The main portion of the instrument is a substantially rectangular block 1 made of a synthetic resin material. The inner end of the block is integrally connected to an X-ray film support 2. The term "inner" as used here refers to that part of the instrument which in use is located inside the oral cavity of the patient. According to the embodiment here illustrated support 2 is of generally Z-shaped cross-section so as to define two grooves 3 and 4 adapted to receive a film 5. Thanks to the fact that the horizontal slot of groove 3 is facing upwards and that of groove 4 downwards film 5 may be positioned in different vertical levels with respect to block 1. Alternatively, the film may be mounted on the innermost vertical surface of support 2 by means of tape 6 which is adhesive on both sides. To illustrate this, details 5 and 6 have, in FIG. 1, been shown in an exploded view.
At its outer end block 1 has a hole 7 extending in the longitudinal direction of the block and adapted detachably to receive a guide pin 8. Block 1 also comprises a cross-wise extending arm 9 which, accordingly, is parallel to the plane of film 5 when carried by support 2 in any of the three positions above mentioned. When the instrument is used, arm 9 is either wholly outside the mouth of the patient or in contact with external sides of two or more teeth, i.e. parallel to the tangent of the teeth arc as shown in FIG. 2.
Arm 9 performs three functions. One of them is that, when it is positioned as just mentioned and as illustrated in FIG. 2, the dentist knows that also film 5 is located parallel to the arc tangent meaning that it is correctly positioned relatively the exposed area.
The second function of arm 9 is that, at its free end, it supports a tubular sleeve the bore 10 of which may receive pin 8. The third function of arm 9 will be described below.
Let it now be assumed that the dentist wants an X-ray picture of a tooth in the lower jaw of his patient. Using his instrument he first inserts a film 5 into groove 4. He then places the instrument in such a position that support 2 with film 5 is located behind the tooth whereas block 1 protrudes laterally outside the mouth through the space between the upper and lower teeth rows. Since the plane of film 9 is perpendicular to the longitudinal axis of block 1 which also is perpendicular to that of arm 9 the dentist may--by placing block 1 so that its longitudinal axis is perpendicular to the longitudinal axes of the teeth and so that arm 9 is parallel to the tangent of the teeth arc as above described and shown in FIG. 2--make sure that film 5 is in a plane that is correctly oriented relatively the area to be exposed. That this condition is fulfilled means that both the arc tangent and the teeth longitudinal axes are parallel with the film plane.
The description just given accordingly relates to X-ray photography using the parallel technique. When the bisecting-angle technique is used, the mode of operation is basically the same, the only difference being the one distinguishing the one method from the other as accounted for above.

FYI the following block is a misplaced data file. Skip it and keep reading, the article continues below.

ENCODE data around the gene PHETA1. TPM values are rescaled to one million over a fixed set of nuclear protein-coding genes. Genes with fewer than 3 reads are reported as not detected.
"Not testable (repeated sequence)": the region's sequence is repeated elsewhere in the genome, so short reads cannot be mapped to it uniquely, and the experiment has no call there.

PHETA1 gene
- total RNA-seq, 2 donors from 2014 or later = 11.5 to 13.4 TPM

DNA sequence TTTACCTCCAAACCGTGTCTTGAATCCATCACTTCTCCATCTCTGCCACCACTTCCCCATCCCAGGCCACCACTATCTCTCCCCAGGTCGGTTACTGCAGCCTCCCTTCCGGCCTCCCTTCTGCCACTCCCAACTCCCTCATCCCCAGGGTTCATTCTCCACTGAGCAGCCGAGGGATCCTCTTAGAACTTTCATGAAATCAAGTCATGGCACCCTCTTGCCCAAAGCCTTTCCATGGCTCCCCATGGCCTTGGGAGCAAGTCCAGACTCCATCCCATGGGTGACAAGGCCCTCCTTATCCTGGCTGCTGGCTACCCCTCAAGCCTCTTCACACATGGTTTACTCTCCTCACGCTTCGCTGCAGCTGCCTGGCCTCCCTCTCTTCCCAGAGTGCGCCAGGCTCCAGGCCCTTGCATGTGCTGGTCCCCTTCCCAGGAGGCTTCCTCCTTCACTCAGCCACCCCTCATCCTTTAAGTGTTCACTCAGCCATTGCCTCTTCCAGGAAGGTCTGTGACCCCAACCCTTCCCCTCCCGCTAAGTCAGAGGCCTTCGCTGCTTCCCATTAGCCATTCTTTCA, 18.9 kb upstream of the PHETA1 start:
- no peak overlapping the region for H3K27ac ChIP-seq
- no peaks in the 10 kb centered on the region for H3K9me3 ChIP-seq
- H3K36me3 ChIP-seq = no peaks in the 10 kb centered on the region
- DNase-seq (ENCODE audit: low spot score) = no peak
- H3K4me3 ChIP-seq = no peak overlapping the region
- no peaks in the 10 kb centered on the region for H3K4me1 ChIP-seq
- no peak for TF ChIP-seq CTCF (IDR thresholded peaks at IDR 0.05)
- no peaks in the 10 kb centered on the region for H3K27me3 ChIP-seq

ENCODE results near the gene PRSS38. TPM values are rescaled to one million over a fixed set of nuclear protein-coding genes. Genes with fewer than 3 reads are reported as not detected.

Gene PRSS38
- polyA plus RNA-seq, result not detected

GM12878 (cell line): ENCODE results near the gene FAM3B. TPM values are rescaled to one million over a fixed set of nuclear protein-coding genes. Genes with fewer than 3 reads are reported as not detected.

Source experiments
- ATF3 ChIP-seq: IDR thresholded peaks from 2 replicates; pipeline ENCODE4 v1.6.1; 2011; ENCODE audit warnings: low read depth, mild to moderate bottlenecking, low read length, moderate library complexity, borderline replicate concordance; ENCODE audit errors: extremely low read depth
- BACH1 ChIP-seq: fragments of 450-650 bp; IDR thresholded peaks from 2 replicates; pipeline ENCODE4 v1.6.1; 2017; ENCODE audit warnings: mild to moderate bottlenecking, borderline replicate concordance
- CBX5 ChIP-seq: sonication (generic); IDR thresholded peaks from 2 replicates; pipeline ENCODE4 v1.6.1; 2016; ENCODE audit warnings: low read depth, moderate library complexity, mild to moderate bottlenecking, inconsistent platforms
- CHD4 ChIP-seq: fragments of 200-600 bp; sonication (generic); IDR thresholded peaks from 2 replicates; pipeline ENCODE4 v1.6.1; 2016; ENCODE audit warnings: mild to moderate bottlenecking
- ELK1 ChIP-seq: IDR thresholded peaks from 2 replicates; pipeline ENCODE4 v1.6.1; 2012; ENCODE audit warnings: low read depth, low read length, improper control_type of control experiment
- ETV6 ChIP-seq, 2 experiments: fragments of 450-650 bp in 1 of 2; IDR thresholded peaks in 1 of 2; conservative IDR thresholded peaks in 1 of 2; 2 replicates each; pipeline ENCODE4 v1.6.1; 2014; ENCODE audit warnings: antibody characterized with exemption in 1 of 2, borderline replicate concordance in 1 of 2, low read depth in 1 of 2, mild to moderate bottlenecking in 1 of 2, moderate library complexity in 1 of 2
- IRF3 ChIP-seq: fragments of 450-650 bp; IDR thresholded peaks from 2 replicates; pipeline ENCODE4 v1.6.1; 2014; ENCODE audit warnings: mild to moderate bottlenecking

Guide pin 8 allows the dentist to check that the optical axis of the camera is parallel to the pin, i.e. perpendicular to the film.
A third mode of exposure is the bite-wing technique which results in a picture covering parts of upper and lower jaw teeth as well as parts of adjacent tissues. When this technique is used, film 5 is generally held by tape 6 as above described. Further, pin 8 is inserted into bore 10 and arm 9 is positioned parallel to the arc tangent.
Pin 8 can also perform a second function. When the crown surfaces of the teeth are not coplanar, compression of block 1 between the upper and lower jaw teeth may tend to tilt the block and hence also the film. Moreover, since bore 10 extends through the arm sleeve, the inner end of pin 8 may be brought into supporting engagement with a tooth beside the block, thereby preventing a tilting movement to occur.
As shown in FIG. 1, block 1 and arm 9 have marking symbols, figures 13 and letters 14, respectively. The purpose thereof is to make it possible, as many times as required, to X-ray exactly the same area. When the first exposure is made the dentist makes a note of the location of block 1 in relation to a suitable tooth by establishing which symbols are close to that tooth. Accordingly, when on a later occasion the block 1 is located in the same position, as determined by means of the symbols, the dentist knows that the corresponding picture will cover exactly the same area as the first one whereby the exposure becomes directly comparable, a feature of very great value in several contexts.
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|Citing Patent||Filing date||Publication date||Applicant||Title|
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|U.S. Classification||378/205, 378/170|
|International Classification||G03B42/04, A61B6/14|
|Cooperative Classification||A61B6/14, A61B6/4435, A61B6/145, A61B6/08, G03B42/042|
|European Classification||A61B6/14, G03B42/04D|